Previous oxygen microelectrode studies have shown that the oxygen diffusion coefficient (DO2) increases during extracellular PO2 decreases, while intracellular PO2 remained unchanged and thus cell function (spike activity of neurons). Oxygen dependency of complex multicellular organisms requires a stable and adequate oxygen supply to the cells, while toxic concentrations have to be avoided. Oxygen brought to the tissue by convection diffuses through the intercellular and cell membranes, which are potential barriers to diffusion. In gerbil brain cortex, PO2 and DO2 were measured by membrane-covered and by bare gold microelectrodes, as were also spike potentials. Moderate respiratory hypoxia was followed by a primary sharp drop of tissue PO2 that recovered to higher values concomitant with an increase of DO2. A drop in intracellular PO2 recovered immediately. Studies on the abdominal ganglion of aplysia californica showed similar results.
Heterogeneity is a feature of both normal oxygen supply to tissue and supply due to a wide range of disturbances in oxygen supply. Oxygen diffusion through membranes is variable thereby ensuring adequate intracellular PO2. Cell-derived glucosamine oxidase seems to regulate the polymerization/depolymerisation ratio of membrane mucopolysaccharides and thus oxygen diffusion.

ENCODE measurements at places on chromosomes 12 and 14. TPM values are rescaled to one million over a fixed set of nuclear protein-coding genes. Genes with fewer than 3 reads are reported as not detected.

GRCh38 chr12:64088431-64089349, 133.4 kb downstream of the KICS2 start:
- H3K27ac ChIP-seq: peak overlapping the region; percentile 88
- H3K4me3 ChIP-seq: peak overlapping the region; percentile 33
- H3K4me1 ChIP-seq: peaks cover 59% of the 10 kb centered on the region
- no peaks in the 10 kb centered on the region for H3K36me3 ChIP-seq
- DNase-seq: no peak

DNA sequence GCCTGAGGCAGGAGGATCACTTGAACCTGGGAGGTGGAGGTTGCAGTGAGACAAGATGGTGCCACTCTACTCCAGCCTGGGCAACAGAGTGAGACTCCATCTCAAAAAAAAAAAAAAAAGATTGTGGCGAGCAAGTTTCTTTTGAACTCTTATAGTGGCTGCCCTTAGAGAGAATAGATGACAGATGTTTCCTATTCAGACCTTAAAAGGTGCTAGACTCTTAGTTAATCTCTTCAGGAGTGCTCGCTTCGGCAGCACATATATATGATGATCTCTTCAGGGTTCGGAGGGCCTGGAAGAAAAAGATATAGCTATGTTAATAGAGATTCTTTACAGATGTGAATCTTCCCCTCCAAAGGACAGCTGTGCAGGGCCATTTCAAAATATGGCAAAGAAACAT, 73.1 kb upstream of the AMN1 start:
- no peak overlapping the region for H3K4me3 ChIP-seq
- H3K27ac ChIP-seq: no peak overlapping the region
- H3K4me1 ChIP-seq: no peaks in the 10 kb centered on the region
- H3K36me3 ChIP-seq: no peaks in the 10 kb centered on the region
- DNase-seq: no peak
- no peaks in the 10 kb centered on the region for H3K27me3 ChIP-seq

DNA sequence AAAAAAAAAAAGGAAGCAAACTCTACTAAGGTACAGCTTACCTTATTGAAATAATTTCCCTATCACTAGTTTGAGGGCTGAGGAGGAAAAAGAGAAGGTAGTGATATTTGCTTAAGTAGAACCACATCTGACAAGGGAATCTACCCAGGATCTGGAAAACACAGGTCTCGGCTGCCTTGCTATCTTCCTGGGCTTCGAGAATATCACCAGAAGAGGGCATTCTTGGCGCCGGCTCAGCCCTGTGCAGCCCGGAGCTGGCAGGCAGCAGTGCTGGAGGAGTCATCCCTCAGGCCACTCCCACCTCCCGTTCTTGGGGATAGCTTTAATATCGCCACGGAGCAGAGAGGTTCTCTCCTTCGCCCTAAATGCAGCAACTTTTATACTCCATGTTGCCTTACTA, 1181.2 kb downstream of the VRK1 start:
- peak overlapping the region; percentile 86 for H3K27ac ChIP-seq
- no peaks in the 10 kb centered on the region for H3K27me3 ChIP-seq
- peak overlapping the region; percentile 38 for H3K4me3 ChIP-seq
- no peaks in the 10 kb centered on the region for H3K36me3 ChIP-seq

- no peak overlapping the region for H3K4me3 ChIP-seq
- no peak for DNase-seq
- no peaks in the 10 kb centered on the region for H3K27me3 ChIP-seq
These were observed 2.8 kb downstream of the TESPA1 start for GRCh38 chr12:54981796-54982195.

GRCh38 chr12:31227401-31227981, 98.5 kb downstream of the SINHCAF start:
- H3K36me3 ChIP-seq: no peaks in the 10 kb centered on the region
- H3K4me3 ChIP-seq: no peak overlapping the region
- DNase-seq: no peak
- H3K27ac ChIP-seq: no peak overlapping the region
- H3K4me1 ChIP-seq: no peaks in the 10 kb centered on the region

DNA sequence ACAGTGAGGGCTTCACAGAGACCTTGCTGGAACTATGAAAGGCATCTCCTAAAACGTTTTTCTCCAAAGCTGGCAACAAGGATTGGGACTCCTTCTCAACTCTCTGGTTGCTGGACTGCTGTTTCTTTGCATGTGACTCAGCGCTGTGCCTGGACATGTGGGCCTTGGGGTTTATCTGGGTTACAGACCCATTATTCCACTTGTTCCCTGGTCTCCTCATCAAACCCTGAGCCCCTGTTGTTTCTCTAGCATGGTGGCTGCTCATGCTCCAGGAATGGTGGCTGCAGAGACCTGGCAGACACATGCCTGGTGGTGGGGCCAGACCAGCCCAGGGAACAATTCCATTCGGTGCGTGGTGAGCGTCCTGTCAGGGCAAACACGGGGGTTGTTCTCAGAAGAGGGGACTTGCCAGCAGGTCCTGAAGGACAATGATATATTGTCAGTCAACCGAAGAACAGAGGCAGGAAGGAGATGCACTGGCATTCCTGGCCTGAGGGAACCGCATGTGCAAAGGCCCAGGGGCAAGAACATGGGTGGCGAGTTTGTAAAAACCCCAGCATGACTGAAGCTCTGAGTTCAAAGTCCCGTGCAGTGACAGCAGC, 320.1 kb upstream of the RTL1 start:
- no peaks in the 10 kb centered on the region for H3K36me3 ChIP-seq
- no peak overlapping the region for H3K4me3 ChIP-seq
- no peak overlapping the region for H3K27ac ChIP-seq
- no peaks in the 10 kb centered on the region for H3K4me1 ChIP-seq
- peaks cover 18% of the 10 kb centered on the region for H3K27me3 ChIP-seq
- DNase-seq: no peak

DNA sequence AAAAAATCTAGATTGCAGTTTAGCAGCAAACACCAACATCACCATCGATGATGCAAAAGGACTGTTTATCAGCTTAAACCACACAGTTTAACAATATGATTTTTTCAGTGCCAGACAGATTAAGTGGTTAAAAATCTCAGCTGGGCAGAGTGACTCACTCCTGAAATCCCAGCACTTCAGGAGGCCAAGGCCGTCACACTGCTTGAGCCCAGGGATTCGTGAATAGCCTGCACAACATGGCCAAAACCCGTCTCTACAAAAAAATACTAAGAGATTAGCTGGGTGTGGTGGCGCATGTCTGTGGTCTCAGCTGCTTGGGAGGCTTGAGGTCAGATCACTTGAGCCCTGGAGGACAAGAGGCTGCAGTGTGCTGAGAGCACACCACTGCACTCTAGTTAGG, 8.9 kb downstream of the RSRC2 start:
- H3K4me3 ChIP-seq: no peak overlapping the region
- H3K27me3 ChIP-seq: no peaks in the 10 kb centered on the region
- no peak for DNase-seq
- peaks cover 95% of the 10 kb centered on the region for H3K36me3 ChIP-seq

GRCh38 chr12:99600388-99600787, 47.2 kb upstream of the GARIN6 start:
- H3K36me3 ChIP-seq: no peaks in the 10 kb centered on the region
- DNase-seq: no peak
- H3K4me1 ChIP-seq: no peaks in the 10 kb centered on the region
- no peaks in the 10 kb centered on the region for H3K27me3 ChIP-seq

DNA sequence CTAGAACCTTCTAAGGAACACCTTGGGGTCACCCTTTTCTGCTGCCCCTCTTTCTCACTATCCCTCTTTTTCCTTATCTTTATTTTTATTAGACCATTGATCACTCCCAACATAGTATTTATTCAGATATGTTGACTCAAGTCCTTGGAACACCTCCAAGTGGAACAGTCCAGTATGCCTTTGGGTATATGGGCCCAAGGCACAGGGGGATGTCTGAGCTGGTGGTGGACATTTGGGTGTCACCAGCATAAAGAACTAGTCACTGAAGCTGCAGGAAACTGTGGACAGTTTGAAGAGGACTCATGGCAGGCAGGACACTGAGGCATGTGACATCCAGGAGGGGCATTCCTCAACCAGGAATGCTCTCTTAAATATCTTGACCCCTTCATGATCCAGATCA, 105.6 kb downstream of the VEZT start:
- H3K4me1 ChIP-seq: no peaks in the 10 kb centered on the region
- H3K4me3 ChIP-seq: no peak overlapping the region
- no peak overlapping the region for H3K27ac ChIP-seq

Variability of oxygen diffusion is a decisive parameter for regulating the supply/demand ratio of oxygen supply to the cell; this occurs in highly developed animals as well as in species of a less sophisticated nature. Autoregulation of oxygen diffusion is as important as the distribution/perfusion ratio of the capillary meshwork and as the oxygen extraction ratio in relation to oxygen consumption of the cell. Oxygen diffusion resistance is the cellular protection against luxury oxygen supply (which can result in toxic oxidative species leading to mutagenesis).
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